Lead with compassion and empathy
When your child comes home with a comment about someone being mean as my son did, lead with compassion for the other and empathy for your child. Regardless of circumstance, this is a classmate or teacher with whom your son needs to get along. They will be spending time together over the coming year and you want to prepare him for successful relationships. It’s tempting to skip to judgment since you want to be supportive of your child. But keep in mind that your child is the one who will face the other person day in and day out. Acknowledge your child’s feelings. “I hear that her words were hurtful to you.” Then reinforce the fact that if someone is being mean, she is also hurting. Next, coach him on what he can say (and keep it brief and memorable) such as “Stop. I don’t want to play with you when you say hurtful words.” Then coach him to walk away and find other friends or activities. And you may want to discuss at what point your child should tell the teacher. Certainly anytime safety is at risk, the teacher should be informed. Give your child the tools to manage his own relationships and he will not fear others but be able to react in ways that are constructive for everyone.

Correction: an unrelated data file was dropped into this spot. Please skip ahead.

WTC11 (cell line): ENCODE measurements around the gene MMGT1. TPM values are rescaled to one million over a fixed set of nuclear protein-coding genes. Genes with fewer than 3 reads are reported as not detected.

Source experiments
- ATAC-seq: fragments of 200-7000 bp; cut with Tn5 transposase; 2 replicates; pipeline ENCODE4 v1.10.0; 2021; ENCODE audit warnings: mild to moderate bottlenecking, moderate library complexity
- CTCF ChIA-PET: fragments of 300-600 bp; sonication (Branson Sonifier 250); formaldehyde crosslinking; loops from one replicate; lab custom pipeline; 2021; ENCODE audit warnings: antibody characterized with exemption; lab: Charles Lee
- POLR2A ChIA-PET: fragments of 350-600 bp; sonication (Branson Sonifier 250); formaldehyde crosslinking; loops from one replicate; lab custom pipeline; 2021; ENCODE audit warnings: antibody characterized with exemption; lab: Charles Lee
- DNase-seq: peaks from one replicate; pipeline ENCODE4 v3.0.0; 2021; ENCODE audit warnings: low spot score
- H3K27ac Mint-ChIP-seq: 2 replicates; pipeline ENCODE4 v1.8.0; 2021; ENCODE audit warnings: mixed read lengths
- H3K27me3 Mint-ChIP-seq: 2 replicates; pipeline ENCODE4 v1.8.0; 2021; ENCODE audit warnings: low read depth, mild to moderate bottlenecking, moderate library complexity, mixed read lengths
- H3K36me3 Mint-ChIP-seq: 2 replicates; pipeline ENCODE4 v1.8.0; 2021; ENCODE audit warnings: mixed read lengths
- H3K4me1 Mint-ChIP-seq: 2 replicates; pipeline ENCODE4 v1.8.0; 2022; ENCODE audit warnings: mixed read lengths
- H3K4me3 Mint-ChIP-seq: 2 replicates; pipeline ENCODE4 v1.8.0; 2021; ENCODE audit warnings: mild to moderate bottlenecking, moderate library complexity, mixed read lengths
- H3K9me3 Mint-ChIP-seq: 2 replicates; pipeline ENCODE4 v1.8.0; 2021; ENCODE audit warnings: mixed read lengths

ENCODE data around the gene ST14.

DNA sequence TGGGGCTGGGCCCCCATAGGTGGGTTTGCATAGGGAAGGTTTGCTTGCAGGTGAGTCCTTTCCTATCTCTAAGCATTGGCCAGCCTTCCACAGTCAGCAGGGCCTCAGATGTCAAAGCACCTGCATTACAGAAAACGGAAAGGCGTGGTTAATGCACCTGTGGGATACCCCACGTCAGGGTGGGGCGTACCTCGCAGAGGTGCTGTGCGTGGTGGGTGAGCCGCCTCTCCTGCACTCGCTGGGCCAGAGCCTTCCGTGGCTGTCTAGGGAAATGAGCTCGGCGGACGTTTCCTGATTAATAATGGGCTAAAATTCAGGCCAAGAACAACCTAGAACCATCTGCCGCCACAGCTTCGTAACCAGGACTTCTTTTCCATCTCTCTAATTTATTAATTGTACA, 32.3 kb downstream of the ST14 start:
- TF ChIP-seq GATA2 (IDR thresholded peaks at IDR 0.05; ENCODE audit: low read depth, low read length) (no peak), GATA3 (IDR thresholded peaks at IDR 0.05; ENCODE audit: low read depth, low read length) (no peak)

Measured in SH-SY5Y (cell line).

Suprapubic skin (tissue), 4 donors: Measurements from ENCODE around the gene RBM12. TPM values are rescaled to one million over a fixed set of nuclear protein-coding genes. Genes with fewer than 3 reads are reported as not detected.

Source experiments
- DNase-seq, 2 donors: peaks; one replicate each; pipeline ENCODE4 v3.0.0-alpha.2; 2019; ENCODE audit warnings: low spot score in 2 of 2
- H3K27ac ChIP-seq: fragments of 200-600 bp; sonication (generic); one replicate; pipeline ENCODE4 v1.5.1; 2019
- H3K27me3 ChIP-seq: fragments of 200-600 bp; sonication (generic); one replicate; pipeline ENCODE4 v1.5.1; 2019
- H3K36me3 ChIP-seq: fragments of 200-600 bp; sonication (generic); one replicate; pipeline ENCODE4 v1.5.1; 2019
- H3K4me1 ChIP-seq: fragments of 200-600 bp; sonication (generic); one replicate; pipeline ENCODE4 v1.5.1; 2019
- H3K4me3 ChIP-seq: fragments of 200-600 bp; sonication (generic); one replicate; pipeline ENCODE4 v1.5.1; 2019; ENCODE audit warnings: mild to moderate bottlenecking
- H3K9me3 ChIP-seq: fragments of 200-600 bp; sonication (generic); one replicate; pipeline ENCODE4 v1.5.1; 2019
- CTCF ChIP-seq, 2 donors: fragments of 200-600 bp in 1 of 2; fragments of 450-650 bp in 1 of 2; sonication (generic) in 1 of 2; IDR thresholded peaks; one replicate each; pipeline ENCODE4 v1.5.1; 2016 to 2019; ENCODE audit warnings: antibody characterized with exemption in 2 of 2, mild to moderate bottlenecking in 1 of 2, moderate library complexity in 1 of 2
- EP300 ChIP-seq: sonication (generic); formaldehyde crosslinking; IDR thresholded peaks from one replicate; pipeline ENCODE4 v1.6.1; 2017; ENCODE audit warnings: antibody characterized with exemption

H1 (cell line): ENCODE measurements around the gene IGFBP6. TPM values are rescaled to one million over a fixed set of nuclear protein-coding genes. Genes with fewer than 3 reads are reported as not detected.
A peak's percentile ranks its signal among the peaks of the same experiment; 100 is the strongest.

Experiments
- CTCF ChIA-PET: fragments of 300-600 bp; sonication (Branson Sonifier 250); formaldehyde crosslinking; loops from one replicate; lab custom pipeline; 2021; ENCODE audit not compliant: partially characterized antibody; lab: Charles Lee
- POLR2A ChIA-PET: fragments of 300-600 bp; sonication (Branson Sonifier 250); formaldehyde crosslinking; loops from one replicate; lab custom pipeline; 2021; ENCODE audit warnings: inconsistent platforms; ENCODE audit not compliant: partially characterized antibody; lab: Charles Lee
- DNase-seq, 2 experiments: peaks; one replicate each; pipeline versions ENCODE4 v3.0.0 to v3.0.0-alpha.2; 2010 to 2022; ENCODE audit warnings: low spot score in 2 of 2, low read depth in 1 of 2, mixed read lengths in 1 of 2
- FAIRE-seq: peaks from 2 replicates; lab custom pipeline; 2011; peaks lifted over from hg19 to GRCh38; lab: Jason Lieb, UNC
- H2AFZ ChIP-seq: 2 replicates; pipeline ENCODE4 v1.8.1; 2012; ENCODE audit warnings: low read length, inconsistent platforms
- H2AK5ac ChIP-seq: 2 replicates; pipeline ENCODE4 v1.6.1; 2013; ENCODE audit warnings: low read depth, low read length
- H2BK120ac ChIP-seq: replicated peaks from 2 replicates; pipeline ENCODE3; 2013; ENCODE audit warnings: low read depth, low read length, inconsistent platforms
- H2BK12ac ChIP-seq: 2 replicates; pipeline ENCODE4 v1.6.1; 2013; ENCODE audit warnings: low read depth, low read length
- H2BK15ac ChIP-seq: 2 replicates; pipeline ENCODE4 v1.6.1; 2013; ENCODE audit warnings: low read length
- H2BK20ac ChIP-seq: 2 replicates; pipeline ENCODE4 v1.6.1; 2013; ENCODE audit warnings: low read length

Discuss self-management ideas for school time
You and your child can learn simple coping strategies that can be used at school or at home to deal with anxiety, anger or upset. Practice taking deep breathes together to help calm down (learn about “Hot Chocolate Breathing”.) Articulate feelings at home so she is ready to articulate them at school when she needs to. Encourage physical exercise when your daughter is anxious and she will learn that it will help her to run emotional energy out on the playground. And if she shows a pattern of upset tummy troubles, be sure and find out what emotions are accompanying the ache. If the cause is her worries, she will understand the connection. Then she can tell her teacher and work on dealing with those anxieties at school.
Maintain consistent routines and reinforce rules